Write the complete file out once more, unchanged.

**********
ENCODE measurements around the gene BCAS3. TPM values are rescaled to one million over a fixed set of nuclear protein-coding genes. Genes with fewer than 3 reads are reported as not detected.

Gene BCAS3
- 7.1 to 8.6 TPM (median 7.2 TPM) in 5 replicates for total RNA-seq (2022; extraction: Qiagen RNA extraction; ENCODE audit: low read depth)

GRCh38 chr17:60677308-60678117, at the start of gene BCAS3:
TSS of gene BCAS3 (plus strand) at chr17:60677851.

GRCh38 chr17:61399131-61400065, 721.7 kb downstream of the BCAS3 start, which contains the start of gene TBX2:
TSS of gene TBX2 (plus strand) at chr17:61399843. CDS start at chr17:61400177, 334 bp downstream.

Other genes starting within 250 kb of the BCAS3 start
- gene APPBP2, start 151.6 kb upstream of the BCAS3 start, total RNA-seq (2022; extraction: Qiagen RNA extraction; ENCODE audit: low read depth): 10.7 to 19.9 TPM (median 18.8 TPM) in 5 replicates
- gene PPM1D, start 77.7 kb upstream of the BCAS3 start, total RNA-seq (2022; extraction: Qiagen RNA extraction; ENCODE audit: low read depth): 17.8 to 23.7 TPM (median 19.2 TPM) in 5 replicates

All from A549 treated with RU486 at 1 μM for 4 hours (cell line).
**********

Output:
ENCODE measurements around the gene BCAS3. TPM values are rescaled to one million over a fixed set of nuclear protein-coding genes. Genes with fewer than 3 reads are reported as not detected.

Gene BCAS3
- 7.1 to 8.6 TPM (median 7.2 TPM) in 5 replicates for total RNA-seq (2022; extraction: Qiagen RNA extraction; ENCODE audit: low read depth)

GRCh38 chr17:60677308-60678117, at the start of gene BCAS3:
TSS of gene BCAS3 (plus strand) at chr17:60677851.

GRCh38 chr17:61399131-61400065, 721.7 kb downstream of the BCAS3 start, which contains the start of gene TBX2:
TSS of gene TBX2 (plus strand) at chr17:61399843. CDS start at chr17:61400177, 334 bp downstream.

Other genes starting within 250 kb of the BCAS3 start
- gene APPBP2, start 151.6 kb upstream of the BCAS3 start, total RNA-seq (2022; extraction: Qiagen RNA extraction; ENCODE audit: low read depth): 10.7 to 19.9 TPM (median 18.8 TPM) in 5 replicates
- gene PPM1D, start 77.7 kb upstream of the BCAS3 start, total RNA-seq (2022; extraction: Qiagen RNA extraction; ENCODE audit: low read depth): 17.8 to 23.7 TPM (median 19.2 TPM) in 5 replicates

All from A549 treated with RU486 at 1 μM for 4 hours (cell line).